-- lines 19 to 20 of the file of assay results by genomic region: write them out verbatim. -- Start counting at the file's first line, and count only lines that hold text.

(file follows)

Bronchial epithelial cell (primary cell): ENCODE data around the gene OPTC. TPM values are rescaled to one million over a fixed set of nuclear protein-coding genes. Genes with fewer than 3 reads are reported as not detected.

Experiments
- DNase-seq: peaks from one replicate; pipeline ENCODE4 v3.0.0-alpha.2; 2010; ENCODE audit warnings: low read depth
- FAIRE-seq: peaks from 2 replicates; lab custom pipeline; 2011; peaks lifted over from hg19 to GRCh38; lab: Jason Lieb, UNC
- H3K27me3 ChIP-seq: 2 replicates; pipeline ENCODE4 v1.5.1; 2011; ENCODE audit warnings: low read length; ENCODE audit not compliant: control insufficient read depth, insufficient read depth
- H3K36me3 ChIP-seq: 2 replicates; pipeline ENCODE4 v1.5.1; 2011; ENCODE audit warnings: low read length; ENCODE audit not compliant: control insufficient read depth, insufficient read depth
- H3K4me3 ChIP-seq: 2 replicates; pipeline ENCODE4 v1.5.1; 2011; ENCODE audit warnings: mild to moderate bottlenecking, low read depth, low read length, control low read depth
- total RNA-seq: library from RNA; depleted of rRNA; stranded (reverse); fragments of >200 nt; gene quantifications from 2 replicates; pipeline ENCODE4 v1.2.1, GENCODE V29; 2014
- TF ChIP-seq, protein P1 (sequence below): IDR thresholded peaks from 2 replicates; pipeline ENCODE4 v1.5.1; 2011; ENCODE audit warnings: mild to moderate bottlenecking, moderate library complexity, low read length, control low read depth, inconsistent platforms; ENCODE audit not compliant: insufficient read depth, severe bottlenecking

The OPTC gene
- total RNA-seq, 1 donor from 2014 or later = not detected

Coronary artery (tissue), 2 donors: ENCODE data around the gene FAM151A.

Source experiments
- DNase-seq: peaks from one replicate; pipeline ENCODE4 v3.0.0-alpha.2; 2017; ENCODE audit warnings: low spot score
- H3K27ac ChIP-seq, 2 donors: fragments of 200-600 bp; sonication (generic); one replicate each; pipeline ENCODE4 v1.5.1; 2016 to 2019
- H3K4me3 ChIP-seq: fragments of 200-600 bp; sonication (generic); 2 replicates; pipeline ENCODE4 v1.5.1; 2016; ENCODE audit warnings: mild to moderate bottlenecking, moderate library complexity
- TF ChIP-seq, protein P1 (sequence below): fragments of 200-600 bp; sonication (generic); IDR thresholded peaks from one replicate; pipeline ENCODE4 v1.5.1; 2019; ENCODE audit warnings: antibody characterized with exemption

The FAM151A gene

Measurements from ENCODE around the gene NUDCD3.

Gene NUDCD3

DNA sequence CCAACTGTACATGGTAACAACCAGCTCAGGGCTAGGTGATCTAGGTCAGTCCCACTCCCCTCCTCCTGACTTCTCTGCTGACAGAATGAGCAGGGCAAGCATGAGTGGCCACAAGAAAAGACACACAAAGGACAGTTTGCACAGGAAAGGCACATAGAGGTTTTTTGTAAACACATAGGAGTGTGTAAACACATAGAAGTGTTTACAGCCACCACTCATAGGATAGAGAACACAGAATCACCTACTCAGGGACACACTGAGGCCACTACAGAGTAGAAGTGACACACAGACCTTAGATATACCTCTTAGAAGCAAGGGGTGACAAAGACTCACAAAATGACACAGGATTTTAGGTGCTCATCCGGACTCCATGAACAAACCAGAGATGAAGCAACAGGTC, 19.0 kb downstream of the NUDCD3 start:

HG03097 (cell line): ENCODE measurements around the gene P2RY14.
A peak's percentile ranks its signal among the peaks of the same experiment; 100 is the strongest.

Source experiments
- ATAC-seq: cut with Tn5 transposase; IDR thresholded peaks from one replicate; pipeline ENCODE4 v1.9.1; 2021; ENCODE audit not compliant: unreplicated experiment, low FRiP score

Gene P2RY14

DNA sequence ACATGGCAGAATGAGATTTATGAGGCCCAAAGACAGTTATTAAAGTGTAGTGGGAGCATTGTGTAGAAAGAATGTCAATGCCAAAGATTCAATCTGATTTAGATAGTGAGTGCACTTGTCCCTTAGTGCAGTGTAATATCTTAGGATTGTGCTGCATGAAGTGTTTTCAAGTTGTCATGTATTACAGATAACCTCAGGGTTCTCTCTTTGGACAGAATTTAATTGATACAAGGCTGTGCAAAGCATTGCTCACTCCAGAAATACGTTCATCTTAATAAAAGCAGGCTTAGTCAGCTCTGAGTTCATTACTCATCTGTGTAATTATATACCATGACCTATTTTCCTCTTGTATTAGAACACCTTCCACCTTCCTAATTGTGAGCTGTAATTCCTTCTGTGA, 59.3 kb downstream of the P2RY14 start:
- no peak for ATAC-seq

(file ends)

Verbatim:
Measurements from ENCODE around the gene NUDCD3.

Gene NUDCD3